Want to know how to travel in style, just like the pros? We check in with frequent fliers to find out how often they fly, their favorite destinations and what they never leave home without.
Name: Fred Waitzkin
Hometown: New York City
Residence: New York City
College: Kenyon College and then NYU for graduate work in English Lit
College major: English
Facebook: Fred Waitzkin
Short bio: I was born in Cambridge, Massachusetts, in 1943. When I was a teenager I was undecided between a career as a fisherman, Afro-Cuban drummer or novelist. I went to Kenyon College and did graduate study in English Literature at New York University. My writing has appeared in Esquire, New York Magazine, The New York Times Sunday Magazine, the New York Times Book Review, Outside, Sports Illustrated, Forbes, the Huffington Post, and the Daily Beast among other publications. My memoir, “Searching for Bobby Fischer,” was made into a major motion picture released in 1993. My other books are “Mortal Games,” “The Last Marlin,” “The Dream Merchant,” and most recently “Deep Water Blues.” I’ve also written an original screenplay, The Rave. I live in Manhattan with my wife Bonnie, and have two children, Josh and Katya, and two grandsons, Jack and Charlie. I spend as much time as possible on the bridge of my old boat, Ebb Tide, trolling baits off distant islands with my family.
How often do you fly? About six or eight times a year.
How many countries have you been to? 10
Earliest travel memory: I’m about four visiting grandma’s house in Palm Springs, California. I run through a porch door, which shatters like movie glass. Blood is gushing from my skinny little arm. Mother is trying to stop the bleeding to little effect. We wait for the doctor to save me, while I bleed all over my clothes and the tile floor. Meanwhile grandma is feeding me a cream cheese sandwich and singing in her grim, interplanetary voice, “Enjoy yourself, it’s later than you think. Enjoy yourself, while you’re still in the pink. The days go by, faster than a wink. Enjoy yourself, it’s later than you think.” Really!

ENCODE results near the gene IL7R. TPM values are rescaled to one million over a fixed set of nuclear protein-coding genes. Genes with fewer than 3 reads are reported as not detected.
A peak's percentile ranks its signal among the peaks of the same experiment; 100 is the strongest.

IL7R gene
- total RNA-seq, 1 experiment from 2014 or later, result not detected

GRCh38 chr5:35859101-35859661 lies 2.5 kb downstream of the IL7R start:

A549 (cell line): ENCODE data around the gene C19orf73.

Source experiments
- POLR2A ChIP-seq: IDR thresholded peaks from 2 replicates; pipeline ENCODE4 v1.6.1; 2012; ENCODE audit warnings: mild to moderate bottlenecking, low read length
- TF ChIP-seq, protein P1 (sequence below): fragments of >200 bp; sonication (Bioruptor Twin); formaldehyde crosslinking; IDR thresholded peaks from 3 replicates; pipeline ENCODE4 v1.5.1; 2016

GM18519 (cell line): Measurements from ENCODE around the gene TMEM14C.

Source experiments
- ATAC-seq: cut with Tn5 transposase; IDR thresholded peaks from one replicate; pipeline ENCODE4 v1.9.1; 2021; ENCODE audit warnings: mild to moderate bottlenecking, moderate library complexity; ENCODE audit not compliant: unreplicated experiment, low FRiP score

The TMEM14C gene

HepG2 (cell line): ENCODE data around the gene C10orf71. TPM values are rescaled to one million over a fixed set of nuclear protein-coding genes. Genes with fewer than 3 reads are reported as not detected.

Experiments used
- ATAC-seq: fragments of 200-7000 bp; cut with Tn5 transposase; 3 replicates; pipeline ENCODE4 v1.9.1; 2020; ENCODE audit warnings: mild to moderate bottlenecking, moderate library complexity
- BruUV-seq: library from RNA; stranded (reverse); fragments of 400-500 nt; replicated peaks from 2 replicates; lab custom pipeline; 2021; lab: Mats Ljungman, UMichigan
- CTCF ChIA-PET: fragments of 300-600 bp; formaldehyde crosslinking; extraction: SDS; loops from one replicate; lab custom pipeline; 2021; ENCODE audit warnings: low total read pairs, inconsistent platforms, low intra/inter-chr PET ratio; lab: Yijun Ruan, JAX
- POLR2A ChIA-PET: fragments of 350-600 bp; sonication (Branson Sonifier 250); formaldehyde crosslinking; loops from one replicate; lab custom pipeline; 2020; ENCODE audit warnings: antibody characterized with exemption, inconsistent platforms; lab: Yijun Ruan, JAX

Favorite American city: New York City…it’s perfectly true. There’s New York and then everything else.
Favorite international city: Manaus, Brazil.
Friendliest people in the world: Costa Ricans.
Favorite airline: United.
Aisle or window: Aisle, without question.
Favorite U.S. airport: Newark.
Favorite cruise line: I cruise whenever I can to distant islands on my old boat, the Ebb Tide.
Favorite travel credit card: AMEX.
Favorite island: Bimini, in the Bahamas.
Favorite National Park: The Grand Canyon. When I first visited I had a ho hum attitude—I was doing this for my kids. But when I took took in the vastness and grandeur it took my breath away.
Favorite fancy restaurant: Periyali on 20th just east of 5th. The food is terrific but more to the point when I go there with my buddy Bruce the environment seems to elicit the most interesting conversation.
Favorite hole-in-the-wall: A stretch of rough deserted ocean with a broken lighthouse called “Hole in the Wall” located at the south end of the Abaco Islands. It’s a great area for trolling up yellowfin tuna and large wahoo.
Favorite airport restaurant: Always enjoy lunch before taking off for New York in the airport restaurant in Liberia.
Favorite bar: Quixote on West 23rd Street, but alas, it’s closed.
Favorite fruit: Mango.
Favorite food: Paella.
Drink of choice (in the air and on the ground): Beer on the ground, tea in the air.
Right now I am reading: “The Night of the Gun” by David Carr.
5 things you bring on a plane: New York Post (for the sports), a novel, my Bose noise-cancelling headphones, my lined sweatshirt.
What do you always seem to forget? I worry about forgetting something crucial like my house keys or passport or if I locked my door but usually I don’t forget.
What do you like least about travel? If I am traveling internationally I’m usually exhausted the following day.
What’s your dream destination? The Bahamas. I love to fly there to visit old friends and of course to troll my baits and lures in that luscious water.
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